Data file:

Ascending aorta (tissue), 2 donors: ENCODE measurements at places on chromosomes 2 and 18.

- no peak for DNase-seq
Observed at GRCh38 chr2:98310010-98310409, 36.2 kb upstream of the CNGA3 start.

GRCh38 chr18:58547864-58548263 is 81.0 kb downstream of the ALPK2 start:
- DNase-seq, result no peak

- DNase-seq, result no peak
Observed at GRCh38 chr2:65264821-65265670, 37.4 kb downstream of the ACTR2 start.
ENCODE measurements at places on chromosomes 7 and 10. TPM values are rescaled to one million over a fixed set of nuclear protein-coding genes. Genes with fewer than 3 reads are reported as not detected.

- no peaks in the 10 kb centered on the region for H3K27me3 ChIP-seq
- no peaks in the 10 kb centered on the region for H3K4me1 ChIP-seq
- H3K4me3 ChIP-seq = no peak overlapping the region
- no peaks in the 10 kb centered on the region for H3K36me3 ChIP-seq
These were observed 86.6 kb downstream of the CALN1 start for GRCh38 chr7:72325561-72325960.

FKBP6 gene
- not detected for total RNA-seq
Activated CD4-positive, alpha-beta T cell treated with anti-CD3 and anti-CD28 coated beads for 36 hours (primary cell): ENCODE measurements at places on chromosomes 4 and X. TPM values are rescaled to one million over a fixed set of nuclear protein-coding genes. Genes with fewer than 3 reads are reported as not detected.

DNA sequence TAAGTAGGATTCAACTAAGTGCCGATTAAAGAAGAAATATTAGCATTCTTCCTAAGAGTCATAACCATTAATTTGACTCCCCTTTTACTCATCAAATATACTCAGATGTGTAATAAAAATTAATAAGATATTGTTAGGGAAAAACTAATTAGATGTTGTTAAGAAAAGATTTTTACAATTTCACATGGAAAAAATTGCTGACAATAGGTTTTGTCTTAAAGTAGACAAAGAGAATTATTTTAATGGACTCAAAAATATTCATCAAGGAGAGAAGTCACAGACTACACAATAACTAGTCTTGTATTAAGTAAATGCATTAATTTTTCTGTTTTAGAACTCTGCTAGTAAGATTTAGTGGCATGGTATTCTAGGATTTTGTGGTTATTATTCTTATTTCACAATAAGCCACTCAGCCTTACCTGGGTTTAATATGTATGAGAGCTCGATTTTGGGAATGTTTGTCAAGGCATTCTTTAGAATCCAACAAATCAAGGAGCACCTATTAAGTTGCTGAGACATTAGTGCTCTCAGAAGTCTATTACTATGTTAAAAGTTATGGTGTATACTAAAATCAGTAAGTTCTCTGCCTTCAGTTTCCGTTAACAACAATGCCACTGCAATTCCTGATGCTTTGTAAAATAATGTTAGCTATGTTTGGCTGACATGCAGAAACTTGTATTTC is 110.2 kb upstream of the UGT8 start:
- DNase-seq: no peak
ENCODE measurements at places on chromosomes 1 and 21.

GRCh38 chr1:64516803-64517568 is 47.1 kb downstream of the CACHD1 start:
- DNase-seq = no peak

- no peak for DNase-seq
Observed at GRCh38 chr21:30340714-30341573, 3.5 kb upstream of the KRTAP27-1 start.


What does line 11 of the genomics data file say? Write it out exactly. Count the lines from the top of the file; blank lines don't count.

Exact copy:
- H3K4me3 ChIP-seq = no peak overlapping the region